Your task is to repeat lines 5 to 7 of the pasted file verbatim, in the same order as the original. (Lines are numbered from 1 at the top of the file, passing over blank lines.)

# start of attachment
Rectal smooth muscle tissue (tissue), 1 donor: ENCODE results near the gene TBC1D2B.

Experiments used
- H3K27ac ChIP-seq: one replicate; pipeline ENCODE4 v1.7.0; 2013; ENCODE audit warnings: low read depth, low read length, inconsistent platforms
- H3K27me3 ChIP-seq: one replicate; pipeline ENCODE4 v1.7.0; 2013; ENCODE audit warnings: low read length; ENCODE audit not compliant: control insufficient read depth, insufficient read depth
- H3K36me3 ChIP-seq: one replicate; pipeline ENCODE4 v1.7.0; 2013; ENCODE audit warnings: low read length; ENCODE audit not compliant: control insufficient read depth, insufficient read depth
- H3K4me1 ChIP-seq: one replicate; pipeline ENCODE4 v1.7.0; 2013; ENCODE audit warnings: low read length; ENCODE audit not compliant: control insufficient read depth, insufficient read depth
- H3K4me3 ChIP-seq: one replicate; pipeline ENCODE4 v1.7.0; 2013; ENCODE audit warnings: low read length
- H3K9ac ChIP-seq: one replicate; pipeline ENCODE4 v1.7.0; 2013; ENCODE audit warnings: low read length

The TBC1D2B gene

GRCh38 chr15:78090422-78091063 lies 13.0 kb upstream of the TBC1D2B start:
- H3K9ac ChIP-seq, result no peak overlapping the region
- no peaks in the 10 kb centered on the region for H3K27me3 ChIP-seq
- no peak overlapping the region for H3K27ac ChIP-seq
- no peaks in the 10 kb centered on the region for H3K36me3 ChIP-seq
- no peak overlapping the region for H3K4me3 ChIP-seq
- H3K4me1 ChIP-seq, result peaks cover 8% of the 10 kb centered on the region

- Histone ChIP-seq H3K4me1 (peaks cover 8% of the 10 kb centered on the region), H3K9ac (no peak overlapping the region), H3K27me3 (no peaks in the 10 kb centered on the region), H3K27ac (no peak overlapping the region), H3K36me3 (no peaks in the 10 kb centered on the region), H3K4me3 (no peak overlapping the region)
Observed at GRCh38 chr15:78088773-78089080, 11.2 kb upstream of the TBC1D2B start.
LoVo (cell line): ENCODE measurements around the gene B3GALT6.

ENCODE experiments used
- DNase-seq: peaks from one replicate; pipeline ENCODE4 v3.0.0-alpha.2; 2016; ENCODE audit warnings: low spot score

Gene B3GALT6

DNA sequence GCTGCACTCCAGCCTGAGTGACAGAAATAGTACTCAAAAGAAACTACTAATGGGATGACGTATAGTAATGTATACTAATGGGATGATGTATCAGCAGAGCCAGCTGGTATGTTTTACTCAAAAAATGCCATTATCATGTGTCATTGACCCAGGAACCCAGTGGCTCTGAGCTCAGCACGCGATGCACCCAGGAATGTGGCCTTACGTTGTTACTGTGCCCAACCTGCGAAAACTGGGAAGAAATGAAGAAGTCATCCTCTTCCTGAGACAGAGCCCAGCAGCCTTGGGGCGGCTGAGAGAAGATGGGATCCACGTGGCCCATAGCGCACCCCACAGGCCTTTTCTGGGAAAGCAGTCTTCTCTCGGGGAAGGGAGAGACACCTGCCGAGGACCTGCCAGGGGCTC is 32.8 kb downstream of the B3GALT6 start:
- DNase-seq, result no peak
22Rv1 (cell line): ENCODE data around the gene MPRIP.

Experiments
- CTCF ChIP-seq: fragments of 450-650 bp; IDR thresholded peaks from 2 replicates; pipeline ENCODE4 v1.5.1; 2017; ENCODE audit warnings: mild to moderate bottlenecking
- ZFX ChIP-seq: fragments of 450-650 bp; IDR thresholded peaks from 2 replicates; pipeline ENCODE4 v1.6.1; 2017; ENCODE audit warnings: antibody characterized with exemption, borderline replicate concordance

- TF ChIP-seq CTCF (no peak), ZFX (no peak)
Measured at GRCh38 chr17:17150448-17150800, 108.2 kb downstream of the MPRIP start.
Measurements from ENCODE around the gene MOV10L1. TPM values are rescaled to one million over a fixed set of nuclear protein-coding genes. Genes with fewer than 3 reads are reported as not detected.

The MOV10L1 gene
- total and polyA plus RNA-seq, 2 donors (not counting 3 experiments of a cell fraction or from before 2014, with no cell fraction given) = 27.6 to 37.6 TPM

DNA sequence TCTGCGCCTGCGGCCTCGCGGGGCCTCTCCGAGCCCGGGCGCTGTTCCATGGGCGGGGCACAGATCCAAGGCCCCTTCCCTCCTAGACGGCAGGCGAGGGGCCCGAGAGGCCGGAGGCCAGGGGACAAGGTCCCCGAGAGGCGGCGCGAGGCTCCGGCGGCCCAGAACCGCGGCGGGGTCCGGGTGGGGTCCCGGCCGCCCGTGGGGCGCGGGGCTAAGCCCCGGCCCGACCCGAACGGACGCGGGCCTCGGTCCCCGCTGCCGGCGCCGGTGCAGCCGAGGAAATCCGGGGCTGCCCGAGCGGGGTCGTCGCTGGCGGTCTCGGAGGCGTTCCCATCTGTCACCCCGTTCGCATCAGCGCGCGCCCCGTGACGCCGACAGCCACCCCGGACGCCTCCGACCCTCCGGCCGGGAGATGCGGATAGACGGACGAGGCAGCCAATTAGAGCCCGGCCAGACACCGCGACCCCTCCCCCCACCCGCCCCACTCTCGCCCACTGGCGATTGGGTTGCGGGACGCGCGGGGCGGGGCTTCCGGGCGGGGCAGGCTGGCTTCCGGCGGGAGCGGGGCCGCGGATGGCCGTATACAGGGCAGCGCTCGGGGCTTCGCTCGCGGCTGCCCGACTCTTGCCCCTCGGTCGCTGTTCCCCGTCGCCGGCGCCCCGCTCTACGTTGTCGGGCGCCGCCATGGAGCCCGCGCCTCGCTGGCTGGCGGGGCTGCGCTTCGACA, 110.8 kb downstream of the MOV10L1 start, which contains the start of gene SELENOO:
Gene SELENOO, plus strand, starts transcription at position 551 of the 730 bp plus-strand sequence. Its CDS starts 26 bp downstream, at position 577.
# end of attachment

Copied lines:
- H3K36me3 ChIP-seq: one replicate; pipeline ENCODE4 v1.7.0; 2013; ENCODE audit warnings: low read length; ENCODE audit not compliant: control insufficient read depth, insufficient read depth
- H3K4me1 ChIP-seq: one replicate; pipeline ENCODE4 v1.7.0; 2013; ENCODE audit warnings: low read length; ENCODE audit not compliant: control insufficient read depth, insufficient read depth
- H3K4me3 ChIP-seq: one replicate; pipeline ENCODE4 v1.7.0; 2013; ENCODE audit warnings: low read length